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  1. #1
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    Age/Prime/Decline

    Not sure if this was posted but I found this to be an interesting read.

    http://joeposnanski.si.com/2012/02/10/aging-with-chart/

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  2. #2
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    I find this flawed. The chart gives the number of 6+ WAR seasons by players at age each age, and then he uses it to argue why players like anyone expecting Chone Figgins or Manny to be effective players is an idiot. No one is expecting these guys to be 6 WAR players. I mean, he is probably right- especially about Figgins- but not because this little graph he made said so. With the numbers he used on this chart, it mathematically gives the impression that anything under a 6.0 WAR is irrelevant.

    I think a more effective way to do this would be to chart the average WAR pt wOBA or whatever stat you like put up by a player at each age.

  3. #3
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    Also, at the end he sayd:
    But I think it can be useful. What are the chances that Albert Pujols will still be a great player at ages 37, 38, 39, 40? Will Prince Fielder be a great player at 33? How smart is it to sign a player for big money into his mid-to-upper 30s?
    If you want to know the chances, a more effective thing would be to present these as proportions. Obviously there is going to have been a lot less 6.0 WAR seasons by 36 year olds than 28 year olds because there are a lot less 36 year olds in the league. He should be dividing the number of 6.0 WAR season at each age cohort by the total number of players in that age cohort.

  4. #4
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    Right, it's completely flawed because the chart assumes that every player's peak is 6 WAR. It's like he only cares about MVP and HOF candidates. There is nothing wrong with having a 4 WAR peak and Prince Fielder definitely has the capabilities of posting 4 WAR into his 32 year old season. His argument against guys like 'MannyBManny' and Chone Figgins are literally so irrelevant to the article. People aren't paying Manny and Chone to perform like they did in their prime years when they hit 40 years old. They are paying them for what they think they are worth, and that is a minor league contract. They hardly have to be serviceable to give the club an adequate return on that contract. The guy's right, he knows nothing about 'making charts'. You can't just assume that a dropoff after 6 WAR suddenly makes the player useless.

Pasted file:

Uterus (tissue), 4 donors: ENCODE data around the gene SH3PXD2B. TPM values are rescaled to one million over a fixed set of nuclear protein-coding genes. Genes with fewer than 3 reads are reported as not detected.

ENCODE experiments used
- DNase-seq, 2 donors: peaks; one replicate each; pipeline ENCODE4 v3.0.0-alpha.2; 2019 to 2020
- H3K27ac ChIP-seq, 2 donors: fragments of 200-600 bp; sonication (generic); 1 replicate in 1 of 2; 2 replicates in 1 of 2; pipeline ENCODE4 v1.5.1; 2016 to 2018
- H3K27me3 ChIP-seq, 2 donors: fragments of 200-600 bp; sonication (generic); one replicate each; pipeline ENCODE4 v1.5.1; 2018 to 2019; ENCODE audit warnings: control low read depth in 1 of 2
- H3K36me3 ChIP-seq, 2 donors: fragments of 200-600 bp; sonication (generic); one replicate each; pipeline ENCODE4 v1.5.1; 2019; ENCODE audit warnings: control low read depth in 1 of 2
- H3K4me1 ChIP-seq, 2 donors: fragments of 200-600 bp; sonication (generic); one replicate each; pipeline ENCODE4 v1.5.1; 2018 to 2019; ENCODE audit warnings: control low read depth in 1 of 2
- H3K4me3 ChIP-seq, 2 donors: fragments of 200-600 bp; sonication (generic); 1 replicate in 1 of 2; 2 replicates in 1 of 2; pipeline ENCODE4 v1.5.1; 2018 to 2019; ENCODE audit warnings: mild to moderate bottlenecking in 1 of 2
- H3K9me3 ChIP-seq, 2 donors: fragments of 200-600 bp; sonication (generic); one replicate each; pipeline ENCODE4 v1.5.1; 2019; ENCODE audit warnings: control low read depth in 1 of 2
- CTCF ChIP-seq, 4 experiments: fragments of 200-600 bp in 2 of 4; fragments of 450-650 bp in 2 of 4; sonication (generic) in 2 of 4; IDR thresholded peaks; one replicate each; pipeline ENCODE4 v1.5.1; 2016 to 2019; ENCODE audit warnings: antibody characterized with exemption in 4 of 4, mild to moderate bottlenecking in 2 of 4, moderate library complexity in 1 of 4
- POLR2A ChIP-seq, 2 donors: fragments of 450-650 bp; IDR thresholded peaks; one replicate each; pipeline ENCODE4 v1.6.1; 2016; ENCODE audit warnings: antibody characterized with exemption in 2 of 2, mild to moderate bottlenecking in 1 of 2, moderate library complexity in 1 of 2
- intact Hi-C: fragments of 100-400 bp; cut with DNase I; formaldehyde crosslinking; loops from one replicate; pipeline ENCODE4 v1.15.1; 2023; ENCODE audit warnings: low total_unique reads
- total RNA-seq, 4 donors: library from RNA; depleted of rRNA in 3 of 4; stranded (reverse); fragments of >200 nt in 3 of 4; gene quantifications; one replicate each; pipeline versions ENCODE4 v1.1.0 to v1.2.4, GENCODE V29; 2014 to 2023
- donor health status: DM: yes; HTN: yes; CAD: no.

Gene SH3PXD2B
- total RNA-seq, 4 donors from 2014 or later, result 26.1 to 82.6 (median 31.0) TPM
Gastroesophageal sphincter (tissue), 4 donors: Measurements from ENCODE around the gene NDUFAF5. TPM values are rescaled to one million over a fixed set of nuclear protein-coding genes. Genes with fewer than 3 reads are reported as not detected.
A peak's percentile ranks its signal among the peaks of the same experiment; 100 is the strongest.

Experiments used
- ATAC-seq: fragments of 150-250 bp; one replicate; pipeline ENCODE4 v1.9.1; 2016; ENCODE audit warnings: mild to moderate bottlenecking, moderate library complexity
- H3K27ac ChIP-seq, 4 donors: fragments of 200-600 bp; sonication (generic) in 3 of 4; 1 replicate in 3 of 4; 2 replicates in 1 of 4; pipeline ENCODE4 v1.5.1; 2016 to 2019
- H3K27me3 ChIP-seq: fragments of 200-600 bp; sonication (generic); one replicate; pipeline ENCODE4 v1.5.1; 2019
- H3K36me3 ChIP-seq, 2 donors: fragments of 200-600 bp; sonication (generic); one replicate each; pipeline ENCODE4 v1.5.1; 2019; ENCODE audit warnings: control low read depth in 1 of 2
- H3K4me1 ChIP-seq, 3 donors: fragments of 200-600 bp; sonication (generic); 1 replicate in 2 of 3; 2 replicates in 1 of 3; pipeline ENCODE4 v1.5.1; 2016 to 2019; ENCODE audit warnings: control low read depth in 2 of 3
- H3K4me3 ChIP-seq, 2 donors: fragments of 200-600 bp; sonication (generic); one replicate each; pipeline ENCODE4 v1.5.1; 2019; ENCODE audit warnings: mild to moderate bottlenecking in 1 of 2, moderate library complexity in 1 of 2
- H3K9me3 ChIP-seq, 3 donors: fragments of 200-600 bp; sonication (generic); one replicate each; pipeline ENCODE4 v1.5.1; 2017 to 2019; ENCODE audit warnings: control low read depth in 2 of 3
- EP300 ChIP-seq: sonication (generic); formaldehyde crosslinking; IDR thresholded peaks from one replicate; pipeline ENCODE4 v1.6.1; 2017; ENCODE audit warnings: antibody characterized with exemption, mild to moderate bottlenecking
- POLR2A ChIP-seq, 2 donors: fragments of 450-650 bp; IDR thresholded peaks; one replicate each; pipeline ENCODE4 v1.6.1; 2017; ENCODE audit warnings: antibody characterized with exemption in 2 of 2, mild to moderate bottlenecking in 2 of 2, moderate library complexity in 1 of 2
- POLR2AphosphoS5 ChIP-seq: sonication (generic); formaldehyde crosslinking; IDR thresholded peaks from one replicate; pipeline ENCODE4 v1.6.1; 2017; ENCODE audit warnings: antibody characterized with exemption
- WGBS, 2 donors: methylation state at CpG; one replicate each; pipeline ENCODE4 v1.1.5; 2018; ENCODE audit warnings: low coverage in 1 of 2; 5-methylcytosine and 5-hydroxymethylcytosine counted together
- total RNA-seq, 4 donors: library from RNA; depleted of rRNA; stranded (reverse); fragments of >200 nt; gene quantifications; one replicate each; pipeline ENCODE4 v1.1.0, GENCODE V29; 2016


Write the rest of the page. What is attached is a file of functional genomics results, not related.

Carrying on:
5. #5
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    Quote Originally Posted by More-Then-Most View Post
    Not sure if this was posted but I found this to be an interesting read.

    http://joeposnanski.si.com/2012/02/10/aging-with-chart/
    How interesting? barely interesting, sort-of interesting, or very interesting?


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  6. #6
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    These long-term contracts to players in their prime don't really seem like that much of a mystery. Obviously, if you're paying top-dollar for 10 years for a player currently in their prime, you're not expecting them to be a freak of nature and somehow sidestep the aging process. Instead, you're hoping within the first 4-5 years of the contract they make your team a true contender, by helping your team to secure multiple playoff births and a legitimate chance of making the World Series.